On-field taunting to be more costly
By Ferd Lewis
When Chad Owens bolted 33 yards for a fourth-quarter touchdown in a 66-7 victory over Texas-El Paso in 2001, he punctuated it with a well-choreographed dive into the Aloha Stadium end zone.
It earned Owens a 15-yard unsportsmanlike conduct penalty and a place in Warrior lore as the progenitor of the so-called "Chad Owens Rule."
The "rule" — as set down by then-head coach June Jones — was that such stunts would be tolerated if the Warriors led by more than 20 points late in a game so that the penalty didn't come back to bite them. Several subsequent Warriors, receiver Davone Bess famously among them, added their own goal-line antics.
Yesterday the NCAA served notice that the price of celebrations will be escalating. Instead of punishing taunting episodes on the ensuing kickoff, those that take place on the way into the end zone will be considered live-ball fouls and can nullify scores.
Beginning in 2011, diving into the end zone, high stepping into it, pointing the ball at an opponent and other forms of what is deemed taunting on the way to the goal line will be assessed from the spot of the foul.
Excessive celebration penalties, etc., in the end zone will remain dead-ball fouls with penalties applied on the ensuring kickoff.
So, woe be the player who performs, say, a dive or fist pump approaching the goal line, causing points to come off the board, especially if it costs his team the game.
And heaven help the official on the field who has to call it in front of the home team's crowd or the replay officials who must determine whether it took place prior to or after the goal line.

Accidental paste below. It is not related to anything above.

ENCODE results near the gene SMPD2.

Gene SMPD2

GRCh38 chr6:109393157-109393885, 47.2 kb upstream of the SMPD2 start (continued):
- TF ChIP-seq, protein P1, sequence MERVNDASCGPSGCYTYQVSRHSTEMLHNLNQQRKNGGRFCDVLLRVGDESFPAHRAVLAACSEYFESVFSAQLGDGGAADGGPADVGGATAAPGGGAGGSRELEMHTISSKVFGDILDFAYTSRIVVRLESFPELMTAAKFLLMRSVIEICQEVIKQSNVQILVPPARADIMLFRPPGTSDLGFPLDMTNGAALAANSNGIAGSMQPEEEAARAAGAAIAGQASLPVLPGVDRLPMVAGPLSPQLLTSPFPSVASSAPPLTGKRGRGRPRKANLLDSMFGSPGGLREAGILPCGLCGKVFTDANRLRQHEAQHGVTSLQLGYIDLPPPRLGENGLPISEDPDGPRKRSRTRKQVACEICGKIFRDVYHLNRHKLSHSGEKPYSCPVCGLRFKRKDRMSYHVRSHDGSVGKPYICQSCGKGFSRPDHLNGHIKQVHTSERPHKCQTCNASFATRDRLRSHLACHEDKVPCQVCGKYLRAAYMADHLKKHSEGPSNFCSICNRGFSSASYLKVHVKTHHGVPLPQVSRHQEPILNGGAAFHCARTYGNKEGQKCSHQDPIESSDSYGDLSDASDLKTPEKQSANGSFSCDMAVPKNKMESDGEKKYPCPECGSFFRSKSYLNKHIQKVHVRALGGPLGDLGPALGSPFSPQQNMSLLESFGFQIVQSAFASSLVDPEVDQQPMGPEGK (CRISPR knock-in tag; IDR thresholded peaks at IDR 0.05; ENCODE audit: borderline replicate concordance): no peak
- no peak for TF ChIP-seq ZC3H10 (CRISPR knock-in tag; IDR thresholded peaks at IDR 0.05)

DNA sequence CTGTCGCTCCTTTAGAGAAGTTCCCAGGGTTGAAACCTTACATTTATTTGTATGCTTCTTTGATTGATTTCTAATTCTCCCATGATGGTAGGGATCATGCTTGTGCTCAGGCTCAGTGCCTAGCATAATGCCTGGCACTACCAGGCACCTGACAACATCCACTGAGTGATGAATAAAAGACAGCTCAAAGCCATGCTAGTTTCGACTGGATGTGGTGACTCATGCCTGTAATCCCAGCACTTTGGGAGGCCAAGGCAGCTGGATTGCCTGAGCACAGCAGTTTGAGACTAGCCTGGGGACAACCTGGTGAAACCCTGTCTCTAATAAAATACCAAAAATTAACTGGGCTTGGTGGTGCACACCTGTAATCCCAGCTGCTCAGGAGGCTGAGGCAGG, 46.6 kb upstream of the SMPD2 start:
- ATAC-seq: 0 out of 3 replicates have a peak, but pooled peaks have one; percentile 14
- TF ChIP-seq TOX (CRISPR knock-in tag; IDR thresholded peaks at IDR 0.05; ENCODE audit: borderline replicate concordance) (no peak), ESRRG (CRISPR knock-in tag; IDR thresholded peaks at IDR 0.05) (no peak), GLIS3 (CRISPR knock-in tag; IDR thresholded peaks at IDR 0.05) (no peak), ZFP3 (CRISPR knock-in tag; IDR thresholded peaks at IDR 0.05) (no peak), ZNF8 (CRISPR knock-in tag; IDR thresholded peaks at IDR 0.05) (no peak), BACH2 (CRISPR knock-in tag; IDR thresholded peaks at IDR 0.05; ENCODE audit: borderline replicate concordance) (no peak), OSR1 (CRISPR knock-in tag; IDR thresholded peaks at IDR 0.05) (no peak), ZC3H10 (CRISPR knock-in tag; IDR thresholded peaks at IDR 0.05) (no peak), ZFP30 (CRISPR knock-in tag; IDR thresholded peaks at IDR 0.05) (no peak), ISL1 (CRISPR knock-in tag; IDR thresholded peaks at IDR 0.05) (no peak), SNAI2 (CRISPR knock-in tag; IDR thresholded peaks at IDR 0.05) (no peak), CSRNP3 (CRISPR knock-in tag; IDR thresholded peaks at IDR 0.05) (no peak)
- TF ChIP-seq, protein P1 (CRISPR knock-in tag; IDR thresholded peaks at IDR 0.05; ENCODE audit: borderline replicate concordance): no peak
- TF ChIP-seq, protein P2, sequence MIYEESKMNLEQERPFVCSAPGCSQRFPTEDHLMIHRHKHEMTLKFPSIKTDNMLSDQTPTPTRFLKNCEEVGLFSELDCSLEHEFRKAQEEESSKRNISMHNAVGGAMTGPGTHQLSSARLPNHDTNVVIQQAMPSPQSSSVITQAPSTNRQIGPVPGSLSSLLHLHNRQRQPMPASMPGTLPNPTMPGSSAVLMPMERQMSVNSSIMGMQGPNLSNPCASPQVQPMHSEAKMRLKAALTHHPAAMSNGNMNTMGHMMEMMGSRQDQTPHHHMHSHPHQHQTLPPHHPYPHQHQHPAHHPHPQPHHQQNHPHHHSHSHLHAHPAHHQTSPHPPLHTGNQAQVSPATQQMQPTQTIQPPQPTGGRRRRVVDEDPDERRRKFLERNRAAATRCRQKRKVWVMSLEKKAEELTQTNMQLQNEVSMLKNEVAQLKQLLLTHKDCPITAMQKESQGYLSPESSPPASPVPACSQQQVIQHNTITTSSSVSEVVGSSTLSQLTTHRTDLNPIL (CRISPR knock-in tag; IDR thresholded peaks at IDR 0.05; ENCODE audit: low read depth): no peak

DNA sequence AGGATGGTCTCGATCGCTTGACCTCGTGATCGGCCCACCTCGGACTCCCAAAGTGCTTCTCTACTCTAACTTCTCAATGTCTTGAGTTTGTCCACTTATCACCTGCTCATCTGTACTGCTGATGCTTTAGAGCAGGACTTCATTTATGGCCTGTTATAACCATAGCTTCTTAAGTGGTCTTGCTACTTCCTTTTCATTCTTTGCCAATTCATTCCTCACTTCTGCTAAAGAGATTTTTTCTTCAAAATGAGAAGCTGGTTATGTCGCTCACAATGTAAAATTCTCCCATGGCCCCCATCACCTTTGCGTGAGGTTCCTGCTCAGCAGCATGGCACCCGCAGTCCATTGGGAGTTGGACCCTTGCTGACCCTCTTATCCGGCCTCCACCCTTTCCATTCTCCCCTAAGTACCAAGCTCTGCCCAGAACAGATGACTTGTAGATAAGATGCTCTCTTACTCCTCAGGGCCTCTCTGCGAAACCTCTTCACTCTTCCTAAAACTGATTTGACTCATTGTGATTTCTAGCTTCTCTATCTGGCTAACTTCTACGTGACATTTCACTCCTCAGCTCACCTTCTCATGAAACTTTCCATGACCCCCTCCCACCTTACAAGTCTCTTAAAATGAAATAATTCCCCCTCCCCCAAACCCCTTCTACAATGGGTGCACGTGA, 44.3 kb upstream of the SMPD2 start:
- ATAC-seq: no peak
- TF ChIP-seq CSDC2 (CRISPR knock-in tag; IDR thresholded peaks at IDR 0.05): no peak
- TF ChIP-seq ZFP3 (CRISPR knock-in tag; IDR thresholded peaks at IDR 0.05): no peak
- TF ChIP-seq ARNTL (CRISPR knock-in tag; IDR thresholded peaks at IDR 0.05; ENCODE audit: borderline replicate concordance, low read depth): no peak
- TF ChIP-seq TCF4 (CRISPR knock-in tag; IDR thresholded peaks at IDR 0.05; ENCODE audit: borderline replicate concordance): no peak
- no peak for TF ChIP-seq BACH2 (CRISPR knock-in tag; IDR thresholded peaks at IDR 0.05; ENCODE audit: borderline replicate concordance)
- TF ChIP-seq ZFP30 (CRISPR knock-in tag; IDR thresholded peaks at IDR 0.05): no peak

The intent of the rule is, of course, laudable: to eliminate taunting of opponents. Celebrating a great play is one thing. Rubbing an opponent's face in it is another and it isn't sportsmanship.
But the problem in recent years has sometimes been differentiating between the two. What passes for spontaneous exuberance in one instance, when there are no defenders on the scene, is certainly less egregious than in-your-face histrionics meant to demean.
Sometimes, as we have seen in some UH games and via national examples, there has been little attention paid to telling the two apart and too much application of a one-ruling-fits-all call.
The most controversial national example last year came when Georgia receiver A.J. Green was flagged after catching the go-ahead touchdown pass in the fourth quarter of a game with Louisiana State.
The penalty helped position the Tigers for a winning score that came under fire afterward when the Southeastern Conference determined there was no evidence to back up the penalty.
Two years ago, Washington quarterback Jake Locker was penalized for tossing the ball in the air after scoring a touchdown with two seconds left, a controversial call that set into motion a string of events that aided Brigham Young's 28-27 victory.
Now imagine, what might happen if touchdowns are actually called back. More reason to watch those celebratory Ps and Qs.